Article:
Beginning in the late 1860s, Michigan students — with the help of a proclamation from the University President — organized a campaign to build a facility dedicated to physical fitness and recreation on campus: a gymnasium. Though primarily a student movement, the students did receive some support from faculty. They believed that the gymnasium would allow Michigan to keep pace with other schools who had similar facilities, and would also provide a space for physical activity during the winter months. It took several decades for this goal to be realized, even with faculty support. Waterman Gymnasium opened in April 1893, complete with weights, parallel bars, rowing machines and more. 
For the next decade, students participated in “compulsory work” programs — early examples of physical education — for two hours each week. They later watched basketball games, lifted weights, utilized the parallel bars, and engaged in other athletic endeavors. Since it was intended for all students, the non-varsity students eventually found themselves competing with basketball and track athletes for time at the gym.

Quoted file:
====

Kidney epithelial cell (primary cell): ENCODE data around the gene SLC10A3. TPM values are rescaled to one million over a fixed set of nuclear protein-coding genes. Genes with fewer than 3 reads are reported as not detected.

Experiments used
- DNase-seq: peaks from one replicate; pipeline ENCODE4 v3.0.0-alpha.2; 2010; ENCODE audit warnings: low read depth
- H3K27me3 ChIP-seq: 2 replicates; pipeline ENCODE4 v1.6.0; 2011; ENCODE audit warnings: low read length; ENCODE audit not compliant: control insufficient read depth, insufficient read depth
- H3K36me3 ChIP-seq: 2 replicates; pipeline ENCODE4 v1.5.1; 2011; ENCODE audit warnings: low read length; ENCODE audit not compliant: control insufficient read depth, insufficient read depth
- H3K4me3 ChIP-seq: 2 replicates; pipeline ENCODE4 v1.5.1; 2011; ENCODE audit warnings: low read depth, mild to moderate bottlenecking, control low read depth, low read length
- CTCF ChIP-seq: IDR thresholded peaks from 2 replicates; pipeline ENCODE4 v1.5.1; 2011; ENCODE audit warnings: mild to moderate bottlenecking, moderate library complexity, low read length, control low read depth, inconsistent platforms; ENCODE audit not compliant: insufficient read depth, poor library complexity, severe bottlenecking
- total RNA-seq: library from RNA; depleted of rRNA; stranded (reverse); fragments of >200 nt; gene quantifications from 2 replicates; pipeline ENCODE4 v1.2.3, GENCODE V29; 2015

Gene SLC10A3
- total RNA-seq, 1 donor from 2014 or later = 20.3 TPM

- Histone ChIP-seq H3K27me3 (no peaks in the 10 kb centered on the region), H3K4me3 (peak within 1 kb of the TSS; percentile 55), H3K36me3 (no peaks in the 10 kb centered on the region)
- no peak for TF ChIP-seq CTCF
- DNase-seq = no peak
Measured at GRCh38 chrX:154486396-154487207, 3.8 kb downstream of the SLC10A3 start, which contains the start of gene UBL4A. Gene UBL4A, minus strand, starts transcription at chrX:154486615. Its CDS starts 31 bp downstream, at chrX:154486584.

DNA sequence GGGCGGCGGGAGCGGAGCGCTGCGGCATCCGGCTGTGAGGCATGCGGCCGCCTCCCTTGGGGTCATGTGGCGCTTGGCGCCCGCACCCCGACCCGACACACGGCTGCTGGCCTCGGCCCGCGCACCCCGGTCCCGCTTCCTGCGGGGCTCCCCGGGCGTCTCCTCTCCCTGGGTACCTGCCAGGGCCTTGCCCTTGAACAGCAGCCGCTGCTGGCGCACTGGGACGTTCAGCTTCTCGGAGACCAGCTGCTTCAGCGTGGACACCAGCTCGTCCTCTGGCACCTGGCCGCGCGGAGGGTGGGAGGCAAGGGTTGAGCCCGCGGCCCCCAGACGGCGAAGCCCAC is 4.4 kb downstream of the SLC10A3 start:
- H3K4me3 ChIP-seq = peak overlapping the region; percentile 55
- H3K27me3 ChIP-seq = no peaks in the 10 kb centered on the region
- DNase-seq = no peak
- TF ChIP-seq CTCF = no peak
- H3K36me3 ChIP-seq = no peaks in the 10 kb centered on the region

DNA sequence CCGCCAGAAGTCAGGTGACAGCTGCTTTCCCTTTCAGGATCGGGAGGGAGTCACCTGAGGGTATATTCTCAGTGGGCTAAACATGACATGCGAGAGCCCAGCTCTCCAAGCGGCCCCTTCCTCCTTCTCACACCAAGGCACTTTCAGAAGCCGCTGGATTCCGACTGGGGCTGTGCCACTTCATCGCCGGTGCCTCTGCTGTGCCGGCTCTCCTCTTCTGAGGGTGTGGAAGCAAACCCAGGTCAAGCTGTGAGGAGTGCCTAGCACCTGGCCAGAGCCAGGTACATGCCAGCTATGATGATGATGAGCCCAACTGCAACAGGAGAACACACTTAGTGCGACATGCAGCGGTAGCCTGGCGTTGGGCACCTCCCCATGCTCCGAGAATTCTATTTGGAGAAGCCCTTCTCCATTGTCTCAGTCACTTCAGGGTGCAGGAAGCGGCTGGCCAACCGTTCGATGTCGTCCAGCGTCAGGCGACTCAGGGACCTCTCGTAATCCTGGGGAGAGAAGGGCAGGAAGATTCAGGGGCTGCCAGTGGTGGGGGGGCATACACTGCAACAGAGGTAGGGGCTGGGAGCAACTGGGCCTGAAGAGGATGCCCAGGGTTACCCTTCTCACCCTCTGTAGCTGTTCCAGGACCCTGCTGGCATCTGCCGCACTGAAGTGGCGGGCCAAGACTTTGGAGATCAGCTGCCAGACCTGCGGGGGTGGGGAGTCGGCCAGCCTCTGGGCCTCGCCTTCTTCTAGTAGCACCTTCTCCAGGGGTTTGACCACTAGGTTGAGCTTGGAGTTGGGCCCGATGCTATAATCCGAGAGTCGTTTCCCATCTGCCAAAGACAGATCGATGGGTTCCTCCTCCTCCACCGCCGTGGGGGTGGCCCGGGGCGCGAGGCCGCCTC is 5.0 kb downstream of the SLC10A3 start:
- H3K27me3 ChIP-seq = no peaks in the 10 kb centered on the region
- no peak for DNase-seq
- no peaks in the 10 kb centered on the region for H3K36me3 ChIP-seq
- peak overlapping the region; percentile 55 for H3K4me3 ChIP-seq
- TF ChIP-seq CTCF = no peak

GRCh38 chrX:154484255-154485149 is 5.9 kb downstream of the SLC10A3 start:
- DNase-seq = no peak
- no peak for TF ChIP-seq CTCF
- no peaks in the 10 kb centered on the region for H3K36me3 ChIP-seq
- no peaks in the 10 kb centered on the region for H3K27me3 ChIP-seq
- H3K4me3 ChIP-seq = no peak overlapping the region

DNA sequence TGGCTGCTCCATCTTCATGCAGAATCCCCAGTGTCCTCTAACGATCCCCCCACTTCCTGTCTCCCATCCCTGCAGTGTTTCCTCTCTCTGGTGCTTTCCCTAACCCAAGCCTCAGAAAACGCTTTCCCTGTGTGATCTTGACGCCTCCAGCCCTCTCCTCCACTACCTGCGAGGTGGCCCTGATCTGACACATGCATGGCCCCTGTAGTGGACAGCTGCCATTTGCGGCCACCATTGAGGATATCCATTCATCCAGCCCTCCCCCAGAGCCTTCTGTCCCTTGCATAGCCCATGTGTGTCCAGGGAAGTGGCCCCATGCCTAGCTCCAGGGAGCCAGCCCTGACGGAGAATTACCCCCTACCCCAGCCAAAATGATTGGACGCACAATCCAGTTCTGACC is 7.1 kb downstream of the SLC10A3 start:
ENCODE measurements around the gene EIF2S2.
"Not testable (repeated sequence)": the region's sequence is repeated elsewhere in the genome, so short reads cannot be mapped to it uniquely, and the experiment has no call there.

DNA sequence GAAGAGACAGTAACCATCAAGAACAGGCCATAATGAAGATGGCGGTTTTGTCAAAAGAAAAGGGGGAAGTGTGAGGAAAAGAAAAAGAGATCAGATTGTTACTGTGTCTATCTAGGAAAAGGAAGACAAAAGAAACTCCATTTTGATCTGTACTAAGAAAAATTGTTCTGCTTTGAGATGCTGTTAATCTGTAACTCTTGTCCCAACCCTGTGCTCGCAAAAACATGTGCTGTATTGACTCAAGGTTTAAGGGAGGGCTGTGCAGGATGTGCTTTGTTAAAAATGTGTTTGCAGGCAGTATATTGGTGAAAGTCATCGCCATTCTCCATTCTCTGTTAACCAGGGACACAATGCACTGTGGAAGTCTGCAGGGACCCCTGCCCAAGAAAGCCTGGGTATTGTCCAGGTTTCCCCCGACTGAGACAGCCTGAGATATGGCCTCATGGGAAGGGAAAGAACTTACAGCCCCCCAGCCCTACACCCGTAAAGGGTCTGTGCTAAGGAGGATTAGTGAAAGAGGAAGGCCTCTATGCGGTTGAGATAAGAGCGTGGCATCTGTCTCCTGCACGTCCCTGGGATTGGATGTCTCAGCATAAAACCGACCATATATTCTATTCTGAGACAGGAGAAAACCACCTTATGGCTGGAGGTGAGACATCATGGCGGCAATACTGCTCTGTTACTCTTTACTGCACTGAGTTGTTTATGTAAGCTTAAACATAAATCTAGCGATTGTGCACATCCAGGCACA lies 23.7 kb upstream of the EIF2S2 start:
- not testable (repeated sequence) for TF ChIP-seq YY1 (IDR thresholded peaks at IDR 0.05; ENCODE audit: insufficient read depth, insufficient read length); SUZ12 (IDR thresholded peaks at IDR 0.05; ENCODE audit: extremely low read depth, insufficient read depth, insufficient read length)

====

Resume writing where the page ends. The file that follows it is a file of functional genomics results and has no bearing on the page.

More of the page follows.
While it eventually lost its high-profile status at the University with the additions of the Yost Field House and Intramural Building, the Waterman Gymnasium served as the first athletic facility at Michigan accessible to all students — regardless of ability.
 The Chronicle (Ann Arbor, MI), April 18, 1873. University of Michigan Bentley Historical Library, Ann Arbor, MI.
 Wear, Robert E. History, 1950, “University of Michigan’s Waterman Gymnasium — Its Development and Expansion from 1894 to 1930."
 The Michigan Daily, September 2, 1898. “Gym work Compulsory,” Vol IX., No. 2.